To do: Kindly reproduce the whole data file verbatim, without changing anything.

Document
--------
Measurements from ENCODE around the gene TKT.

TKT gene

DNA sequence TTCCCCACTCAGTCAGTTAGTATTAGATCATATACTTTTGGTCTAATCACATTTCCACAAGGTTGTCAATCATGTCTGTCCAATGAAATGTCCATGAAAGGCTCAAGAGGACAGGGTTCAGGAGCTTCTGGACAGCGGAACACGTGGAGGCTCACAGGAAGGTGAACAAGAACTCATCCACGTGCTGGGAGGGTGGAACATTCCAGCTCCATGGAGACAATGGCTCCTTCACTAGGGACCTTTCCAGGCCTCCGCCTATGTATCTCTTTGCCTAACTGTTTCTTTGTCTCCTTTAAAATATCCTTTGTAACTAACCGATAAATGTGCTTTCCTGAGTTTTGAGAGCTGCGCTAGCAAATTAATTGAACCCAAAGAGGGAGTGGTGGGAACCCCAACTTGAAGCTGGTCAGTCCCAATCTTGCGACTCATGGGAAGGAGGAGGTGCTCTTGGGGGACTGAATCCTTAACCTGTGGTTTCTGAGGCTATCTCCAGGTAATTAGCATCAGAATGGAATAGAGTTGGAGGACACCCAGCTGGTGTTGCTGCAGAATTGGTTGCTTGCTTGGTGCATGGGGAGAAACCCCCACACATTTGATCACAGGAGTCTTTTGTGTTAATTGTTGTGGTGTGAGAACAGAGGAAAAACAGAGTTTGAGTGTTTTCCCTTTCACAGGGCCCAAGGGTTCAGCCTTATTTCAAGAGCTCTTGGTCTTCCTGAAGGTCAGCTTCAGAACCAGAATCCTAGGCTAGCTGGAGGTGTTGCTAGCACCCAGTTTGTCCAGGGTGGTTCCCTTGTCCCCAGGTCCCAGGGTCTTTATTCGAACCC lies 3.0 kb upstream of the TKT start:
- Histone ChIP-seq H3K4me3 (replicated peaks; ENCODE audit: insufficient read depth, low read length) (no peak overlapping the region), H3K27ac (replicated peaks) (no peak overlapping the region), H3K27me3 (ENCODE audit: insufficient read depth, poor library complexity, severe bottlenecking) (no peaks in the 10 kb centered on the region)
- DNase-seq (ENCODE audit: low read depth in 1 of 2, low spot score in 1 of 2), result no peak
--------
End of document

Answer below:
Measurements from ENCODE around the gene TKT.

TKT gene

DNA sequence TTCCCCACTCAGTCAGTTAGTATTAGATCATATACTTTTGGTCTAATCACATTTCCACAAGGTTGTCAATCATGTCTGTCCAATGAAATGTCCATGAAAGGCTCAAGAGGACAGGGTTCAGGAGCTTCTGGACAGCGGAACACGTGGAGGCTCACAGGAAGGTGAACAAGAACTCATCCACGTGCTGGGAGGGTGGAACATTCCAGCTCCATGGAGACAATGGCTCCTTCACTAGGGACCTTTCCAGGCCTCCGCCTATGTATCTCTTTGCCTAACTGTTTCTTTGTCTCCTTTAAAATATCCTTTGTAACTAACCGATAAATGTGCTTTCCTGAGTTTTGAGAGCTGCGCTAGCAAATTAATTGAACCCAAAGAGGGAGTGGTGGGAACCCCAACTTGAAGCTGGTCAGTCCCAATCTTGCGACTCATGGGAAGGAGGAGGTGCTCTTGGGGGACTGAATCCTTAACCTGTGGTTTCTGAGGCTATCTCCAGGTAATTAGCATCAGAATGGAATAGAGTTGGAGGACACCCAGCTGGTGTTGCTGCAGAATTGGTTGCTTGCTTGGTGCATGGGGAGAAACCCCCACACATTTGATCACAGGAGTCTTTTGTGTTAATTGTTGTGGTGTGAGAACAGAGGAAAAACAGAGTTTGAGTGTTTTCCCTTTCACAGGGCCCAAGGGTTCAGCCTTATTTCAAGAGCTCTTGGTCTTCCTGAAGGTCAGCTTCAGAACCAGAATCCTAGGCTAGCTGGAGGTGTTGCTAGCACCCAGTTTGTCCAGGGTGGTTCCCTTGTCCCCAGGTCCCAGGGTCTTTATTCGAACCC lies 3.0 kb upstream of the TKT start:
- Histone ChIP-seq H3K4me3 (replicated peaks; ENCODE audit: insufficient read depth, low read length) (no peak overlapping the region), H3K27ac (replicated peaks) (no peak overlapping the region), H3K27me3 (ENCODE audit: insufficient read depth, poor library complexity, severe bottlenecking) (no peaks in the 10 kb centered on the region)
- DNase-seq (ENCODE audit: low read depth in 1 of 2, low spot score in 1 of 2), result no peak